JD Bailey, Honest Mom, has written about the scariest part of depression – the rage. This is a fury that bursts out of you, uncontrollable and terrifying in its intensity. You feel it building inside of you – heart pounding, jaw clenching, until it gets to a point where it’s unstoppable and suddenly you’re lashing out, verbally, physically, mentally. Not everyone experiences the rage, but if you do it’s terrifying – for you and for the people around you. This can be the point for a lot of people when you realize that you need help. Up until now, you have held it all in and let yourself believe that it’s not affecting the people around you – but the first time you create that giant snow monster and set it loose on people, screaming, “DON’T COME BACK,” (or “JUST EAT YOUR DINNER,” or “WHY WON’T YOU JUST SLEEP?” the impact on those you love becomes undeniable.
There was a meme sweeping Facebook last week starring Eeyore:
Image from http://www.strongmindbraveheart.com/10-things-depression/
It urges us to accept people with depression as they are, warts, unhappiness, and all – and I agree, up to a point. It is important to let yourself, and your loved ones, feel. If you need to grieve, grieve. If someone is hurting, don’t tell them “It could be worse,” or “Pull yourself together.” People need space to be upset, to be sad, to be angry – but there is an extremely fine line between supporting and enabling. Poor Eeyore – his friends patted him on the back, helped him find his tail, and rebuilt his house of sticks when it got blown away, and I’m sure he really appreciated it. But he was still sad. And at some point, probably one by one, they said, “Oh, screw it, I guess that’s just Eeyore,” and they still let him tag along, because they didn’t want to be mean, and they let him just be his depressed self. And Eeyore was still sad.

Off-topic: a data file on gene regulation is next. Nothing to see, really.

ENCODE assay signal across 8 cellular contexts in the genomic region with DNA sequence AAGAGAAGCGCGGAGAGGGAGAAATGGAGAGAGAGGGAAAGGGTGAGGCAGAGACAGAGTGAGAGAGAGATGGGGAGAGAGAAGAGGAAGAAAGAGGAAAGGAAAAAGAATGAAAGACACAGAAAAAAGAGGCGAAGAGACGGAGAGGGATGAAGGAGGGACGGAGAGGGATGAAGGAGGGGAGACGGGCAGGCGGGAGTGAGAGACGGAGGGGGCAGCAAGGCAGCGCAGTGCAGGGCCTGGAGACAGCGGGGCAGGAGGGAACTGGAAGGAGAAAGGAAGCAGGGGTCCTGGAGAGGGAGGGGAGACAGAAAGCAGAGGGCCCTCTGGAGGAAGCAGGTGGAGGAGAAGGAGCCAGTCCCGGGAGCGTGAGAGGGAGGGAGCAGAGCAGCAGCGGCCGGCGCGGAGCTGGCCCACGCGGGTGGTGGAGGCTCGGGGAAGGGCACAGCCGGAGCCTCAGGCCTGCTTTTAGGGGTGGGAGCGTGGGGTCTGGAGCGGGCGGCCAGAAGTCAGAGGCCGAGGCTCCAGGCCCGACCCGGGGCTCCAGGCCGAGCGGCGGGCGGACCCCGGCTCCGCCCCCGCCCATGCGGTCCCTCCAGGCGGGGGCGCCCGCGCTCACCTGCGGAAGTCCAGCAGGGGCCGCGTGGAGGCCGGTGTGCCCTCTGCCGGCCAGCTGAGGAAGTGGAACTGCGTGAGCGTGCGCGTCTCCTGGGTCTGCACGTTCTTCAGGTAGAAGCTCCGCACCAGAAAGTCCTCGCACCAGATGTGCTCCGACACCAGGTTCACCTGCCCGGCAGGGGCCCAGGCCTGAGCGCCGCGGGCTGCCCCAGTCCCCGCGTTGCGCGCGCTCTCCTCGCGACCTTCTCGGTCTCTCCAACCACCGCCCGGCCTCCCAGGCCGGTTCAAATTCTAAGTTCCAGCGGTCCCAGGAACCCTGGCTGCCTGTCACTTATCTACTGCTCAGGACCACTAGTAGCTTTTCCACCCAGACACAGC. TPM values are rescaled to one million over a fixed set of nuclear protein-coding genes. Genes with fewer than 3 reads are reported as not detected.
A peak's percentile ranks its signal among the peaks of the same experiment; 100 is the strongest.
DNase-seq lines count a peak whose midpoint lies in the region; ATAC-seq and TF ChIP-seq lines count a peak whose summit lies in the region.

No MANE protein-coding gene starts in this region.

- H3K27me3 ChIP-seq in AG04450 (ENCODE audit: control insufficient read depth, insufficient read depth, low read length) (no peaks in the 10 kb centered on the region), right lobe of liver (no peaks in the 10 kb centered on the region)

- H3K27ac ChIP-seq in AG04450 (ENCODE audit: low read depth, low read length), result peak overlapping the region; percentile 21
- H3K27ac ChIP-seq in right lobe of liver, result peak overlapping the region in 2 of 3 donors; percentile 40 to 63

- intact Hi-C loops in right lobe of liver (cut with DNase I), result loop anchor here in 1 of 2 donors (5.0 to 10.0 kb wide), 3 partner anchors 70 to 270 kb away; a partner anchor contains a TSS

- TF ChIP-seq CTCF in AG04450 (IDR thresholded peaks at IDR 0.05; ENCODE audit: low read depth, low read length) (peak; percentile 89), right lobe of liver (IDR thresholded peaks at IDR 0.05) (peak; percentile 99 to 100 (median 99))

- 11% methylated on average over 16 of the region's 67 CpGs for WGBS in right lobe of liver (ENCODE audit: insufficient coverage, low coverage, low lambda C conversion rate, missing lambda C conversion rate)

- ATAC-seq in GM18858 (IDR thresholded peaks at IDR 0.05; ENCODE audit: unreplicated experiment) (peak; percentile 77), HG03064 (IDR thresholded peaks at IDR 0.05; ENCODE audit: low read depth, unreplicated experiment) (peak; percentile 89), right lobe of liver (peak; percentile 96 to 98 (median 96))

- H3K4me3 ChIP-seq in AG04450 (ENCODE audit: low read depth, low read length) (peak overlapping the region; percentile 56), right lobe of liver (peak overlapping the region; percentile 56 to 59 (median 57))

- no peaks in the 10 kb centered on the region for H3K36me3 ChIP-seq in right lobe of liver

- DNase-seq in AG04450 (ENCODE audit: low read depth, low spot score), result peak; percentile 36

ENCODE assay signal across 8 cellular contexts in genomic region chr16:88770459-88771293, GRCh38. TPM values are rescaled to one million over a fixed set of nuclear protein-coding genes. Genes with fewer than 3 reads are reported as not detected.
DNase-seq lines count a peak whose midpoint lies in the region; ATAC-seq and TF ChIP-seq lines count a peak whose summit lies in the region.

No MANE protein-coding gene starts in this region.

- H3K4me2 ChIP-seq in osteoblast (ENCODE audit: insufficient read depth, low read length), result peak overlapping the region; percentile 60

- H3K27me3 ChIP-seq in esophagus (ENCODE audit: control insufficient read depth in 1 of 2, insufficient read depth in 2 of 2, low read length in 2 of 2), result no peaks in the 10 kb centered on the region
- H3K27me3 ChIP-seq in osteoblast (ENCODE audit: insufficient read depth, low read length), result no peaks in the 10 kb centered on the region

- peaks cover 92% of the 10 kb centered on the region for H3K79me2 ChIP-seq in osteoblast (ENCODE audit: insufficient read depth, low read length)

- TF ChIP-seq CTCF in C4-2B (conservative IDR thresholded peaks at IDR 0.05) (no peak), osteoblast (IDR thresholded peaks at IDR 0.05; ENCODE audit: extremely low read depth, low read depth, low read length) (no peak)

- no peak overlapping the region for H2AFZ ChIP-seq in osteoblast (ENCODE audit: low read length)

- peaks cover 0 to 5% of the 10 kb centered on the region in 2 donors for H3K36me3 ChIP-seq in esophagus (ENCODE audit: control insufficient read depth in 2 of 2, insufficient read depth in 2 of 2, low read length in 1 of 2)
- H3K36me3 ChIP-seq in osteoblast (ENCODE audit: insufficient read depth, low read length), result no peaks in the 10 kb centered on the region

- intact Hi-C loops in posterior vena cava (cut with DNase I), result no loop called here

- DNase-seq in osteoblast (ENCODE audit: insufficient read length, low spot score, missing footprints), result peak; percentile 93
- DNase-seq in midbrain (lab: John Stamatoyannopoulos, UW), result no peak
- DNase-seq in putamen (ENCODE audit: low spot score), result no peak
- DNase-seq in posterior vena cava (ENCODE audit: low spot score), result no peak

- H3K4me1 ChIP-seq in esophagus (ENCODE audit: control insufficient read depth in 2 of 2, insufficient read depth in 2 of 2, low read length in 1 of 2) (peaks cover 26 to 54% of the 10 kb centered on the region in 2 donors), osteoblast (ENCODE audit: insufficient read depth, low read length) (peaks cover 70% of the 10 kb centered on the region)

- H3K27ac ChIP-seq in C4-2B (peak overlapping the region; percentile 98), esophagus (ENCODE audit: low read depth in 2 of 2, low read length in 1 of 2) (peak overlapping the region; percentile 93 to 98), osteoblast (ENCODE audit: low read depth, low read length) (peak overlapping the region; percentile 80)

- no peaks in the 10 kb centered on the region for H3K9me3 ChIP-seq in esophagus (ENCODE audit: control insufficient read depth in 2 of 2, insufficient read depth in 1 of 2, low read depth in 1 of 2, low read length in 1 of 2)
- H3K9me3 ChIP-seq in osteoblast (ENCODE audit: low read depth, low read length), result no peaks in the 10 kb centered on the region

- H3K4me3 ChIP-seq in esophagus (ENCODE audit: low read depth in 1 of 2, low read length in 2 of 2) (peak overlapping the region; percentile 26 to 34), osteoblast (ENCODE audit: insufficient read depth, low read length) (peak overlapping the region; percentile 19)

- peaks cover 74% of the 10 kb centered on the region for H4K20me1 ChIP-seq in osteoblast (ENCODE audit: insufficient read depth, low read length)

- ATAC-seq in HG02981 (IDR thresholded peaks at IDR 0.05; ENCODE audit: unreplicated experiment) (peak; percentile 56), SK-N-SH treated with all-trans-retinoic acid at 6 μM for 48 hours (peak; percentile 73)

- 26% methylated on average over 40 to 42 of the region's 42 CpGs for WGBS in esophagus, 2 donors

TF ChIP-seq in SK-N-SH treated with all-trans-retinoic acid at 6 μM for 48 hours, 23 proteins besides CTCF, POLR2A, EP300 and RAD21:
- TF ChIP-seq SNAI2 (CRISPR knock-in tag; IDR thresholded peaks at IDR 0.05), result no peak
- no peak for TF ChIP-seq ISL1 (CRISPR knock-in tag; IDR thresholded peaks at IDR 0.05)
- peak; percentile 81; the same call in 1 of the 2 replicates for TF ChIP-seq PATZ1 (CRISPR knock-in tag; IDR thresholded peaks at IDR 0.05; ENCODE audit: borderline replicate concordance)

And it might not have helped, but then again it might have, if one of them had said, “Hey Eeyore? I know it’s not really any of my business, and I’m not judging you, but we’ve found your tail and fixed your house and it just seems like you’re hurting a lot and you’re never really happy. I care about you and I really want to help you get the help you need.” And maybe Eeyore would have said piss off, which is fair, and hopefully that friend would have said, “Okay, buddy. I’m here though whenever you’re ready.” But maybe Eeyore would have had a good cry on that friend’s shoulder because finally someone got that he was sad, and he didn’t even know why, and he did want to figure out how to stop it, and then maybe he and that friend might have started Googling some options.